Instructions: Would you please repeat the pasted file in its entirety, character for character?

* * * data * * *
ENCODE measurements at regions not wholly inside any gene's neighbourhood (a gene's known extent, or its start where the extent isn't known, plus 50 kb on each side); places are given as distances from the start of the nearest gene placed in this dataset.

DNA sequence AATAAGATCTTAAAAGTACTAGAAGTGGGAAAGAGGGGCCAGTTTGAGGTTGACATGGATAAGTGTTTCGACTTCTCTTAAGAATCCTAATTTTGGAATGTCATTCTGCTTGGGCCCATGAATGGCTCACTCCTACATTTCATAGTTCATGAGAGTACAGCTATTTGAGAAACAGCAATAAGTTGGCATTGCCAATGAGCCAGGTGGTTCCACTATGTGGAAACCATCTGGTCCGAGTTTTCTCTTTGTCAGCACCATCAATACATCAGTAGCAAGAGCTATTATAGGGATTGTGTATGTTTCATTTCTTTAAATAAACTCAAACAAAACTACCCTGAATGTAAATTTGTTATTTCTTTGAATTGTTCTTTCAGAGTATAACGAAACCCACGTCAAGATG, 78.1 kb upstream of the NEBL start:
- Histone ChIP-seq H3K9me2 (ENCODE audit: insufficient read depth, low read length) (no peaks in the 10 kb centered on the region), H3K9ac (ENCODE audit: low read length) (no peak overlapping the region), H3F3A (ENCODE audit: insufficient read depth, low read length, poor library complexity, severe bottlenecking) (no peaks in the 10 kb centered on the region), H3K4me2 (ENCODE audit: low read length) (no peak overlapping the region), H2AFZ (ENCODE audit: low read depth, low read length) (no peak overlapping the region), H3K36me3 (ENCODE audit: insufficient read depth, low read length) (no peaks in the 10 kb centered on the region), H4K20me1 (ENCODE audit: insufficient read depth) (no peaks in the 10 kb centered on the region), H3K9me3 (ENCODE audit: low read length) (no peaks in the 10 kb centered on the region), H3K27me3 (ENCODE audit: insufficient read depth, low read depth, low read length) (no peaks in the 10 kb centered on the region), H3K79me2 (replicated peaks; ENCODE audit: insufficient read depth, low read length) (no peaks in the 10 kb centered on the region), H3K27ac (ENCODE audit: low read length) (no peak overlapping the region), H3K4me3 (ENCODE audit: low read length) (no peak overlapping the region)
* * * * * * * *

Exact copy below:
ENCODE measurements at regions not wholly inside any gene's neighbourhood (a gene's known extent, or its start where the extent isn't known, plus 50 kb on each side); places are given as distances from the start of the nearest gene placed in this dataset.

DNA sequence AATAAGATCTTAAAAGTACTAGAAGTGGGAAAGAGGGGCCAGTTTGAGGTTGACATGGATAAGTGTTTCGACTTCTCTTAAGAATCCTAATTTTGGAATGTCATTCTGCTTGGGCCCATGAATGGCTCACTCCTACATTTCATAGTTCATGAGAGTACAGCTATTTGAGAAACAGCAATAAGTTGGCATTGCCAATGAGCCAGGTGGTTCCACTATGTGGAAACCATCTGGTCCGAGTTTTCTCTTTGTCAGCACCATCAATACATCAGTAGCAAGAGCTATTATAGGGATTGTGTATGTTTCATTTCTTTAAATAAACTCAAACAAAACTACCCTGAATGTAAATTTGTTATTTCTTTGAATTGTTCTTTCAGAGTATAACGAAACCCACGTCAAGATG, 78.1 kb upstream of the NEBL start:
- Histone ChIP-seq H3K9me2 (ENCODE audit: insufficient read depth, low read length) (no peaks in the 10 kb centered on the region), H3K9ac (ENCODE audit: low read length) (no peak overlapping the region), H3F3A (ENCODE audit: insufficient read depth, low read length, poor library complexity, severe bottlenecking) (no peaks in the 10 kb centered on the region), H3K4me2 (ENCODE audit: low read length) (no peak overlapping the region), H2AFZ (ENCODE audit: low read depth, low read length) (no peak overlapping the region), H3K36me3 (ENCODE audit: insufficient read depth, low read length) (no peaks in the 10 kb centered on the region), H4K20me1 (ENCODE audit: insufficient read depth) (no peaks in the 10 kb centered on the region), H3K9me3 (ENCODE audit: low read length) (no peaks in the 10 kb centered on the region), H3K27me3 (ENCODE audit: insufficient read depth, low read depth, low read length) (no peaks in the 10 kb centered on the region), H3K79me2 (replicated peaks; ENCODE audit: insufficient read depth, low read length) (no peaks in the 10 kb centered on the region), H3K27ac (ENCODE audit: low read length) (no peak overlapping the region), H3K4me3 (ENCODE audit: low read length) (no peak overlapping the region)